A delegation of Libyan ministers headed by Deputy Prime Minister for Security Affairs Al-Mahdi Hassan Muftah arrived in Cairo yesterday for meetings with Egyptian officials on ways to establish or strengthen state institutions in Libya.
Participating in the meetings along with Muftah are Foreign Minister Mohamed Al-Dairi, Minister of Education Fathi Al-Majbri, Justice Minister Al-Mabrouk Ghraira Omran and Minister of Finance and Planning Kamal Al-Hassi.
The delegation aims to benefit from Egypt’s experience in re-building state institutions post-revolution, given that Libya’s eastern neighbour has generally managed to maintain security and stability during its period of rehabilitation.
One of the primary goals of the visit is to devise a plan for formation of a solid security structure, giving particular attention to securing the areas along the Libyan-Egyptian border where smuggling and infiltration are continual problems.
In October, Egyptian media reported that Egypt had agreed to take on a role in the training of military personnel, although what form this would take has not been made clear. However the Egyptians stressed that the country’s military involvement in Libya would at no point extend as far as intervention.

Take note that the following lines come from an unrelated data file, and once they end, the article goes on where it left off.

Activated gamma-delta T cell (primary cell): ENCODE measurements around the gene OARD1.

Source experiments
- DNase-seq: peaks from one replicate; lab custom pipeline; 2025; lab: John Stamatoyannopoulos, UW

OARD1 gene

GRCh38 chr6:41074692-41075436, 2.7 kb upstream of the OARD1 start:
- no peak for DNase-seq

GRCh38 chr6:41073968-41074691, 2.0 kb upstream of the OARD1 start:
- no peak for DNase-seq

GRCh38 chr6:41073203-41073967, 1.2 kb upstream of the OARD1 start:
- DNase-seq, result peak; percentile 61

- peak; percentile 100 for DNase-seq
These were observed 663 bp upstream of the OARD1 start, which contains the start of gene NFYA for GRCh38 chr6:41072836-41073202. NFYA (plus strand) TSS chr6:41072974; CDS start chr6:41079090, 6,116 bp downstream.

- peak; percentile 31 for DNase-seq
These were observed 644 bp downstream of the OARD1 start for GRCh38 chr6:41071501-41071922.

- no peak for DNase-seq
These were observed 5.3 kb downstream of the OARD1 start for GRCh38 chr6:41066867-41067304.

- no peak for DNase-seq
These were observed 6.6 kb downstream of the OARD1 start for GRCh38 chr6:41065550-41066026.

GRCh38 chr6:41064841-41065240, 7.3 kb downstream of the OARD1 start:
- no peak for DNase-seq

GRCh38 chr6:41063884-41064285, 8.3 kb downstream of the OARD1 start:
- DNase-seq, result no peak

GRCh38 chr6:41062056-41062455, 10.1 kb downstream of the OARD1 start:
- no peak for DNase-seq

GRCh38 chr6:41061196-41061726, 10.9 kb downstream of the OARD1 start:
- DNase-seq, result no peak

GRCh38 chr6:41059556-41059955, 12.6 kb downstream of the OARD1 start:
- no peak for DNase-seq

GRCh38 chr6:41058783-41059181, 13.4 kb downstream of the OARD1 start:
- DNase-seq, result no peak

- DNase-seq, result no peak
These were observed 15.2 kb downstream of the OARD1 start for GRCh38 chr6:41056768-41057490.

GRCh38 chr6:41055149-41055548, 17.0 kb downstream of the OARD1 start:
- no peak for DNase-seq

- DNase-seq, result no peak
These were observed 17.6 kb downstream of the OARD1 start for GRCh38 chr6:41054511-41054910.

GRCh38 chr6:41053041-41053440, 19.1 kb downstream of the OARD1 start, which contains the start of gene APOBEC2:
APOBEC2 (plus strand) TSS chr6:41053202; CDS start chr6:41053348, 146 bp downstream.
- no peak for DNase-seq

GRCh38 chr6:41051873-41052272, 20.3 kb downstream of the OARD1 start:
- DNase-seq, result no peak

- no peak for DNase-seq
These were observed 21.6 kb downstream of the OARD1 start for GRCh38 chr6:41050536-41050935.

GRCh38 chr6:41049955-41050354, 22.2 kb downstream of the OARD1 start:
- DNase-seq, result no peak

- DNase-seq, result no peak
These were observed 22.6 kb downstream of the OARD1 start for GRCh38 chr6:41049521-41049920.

There have also been unconfirmed reports that Egypt has agreed to set up a Libyan internal security service.
In addition to this, the Libyan government is seeking to strengthen cooperation between the two countries to tackle the rising influence of armed Islamist militias that are posing increasing challenges to security in Libya and in Egypt.
The Minister of Education is looking not only to build up the educational system inside Libya, but has to sort out the problems caused by the recent closure of the four 17 February Schools of the Martyrs by the Egyptian government which has left around 2,000 Libyan primary and secondary students in Egypt with nowhere to attend school.
This article was originally published here.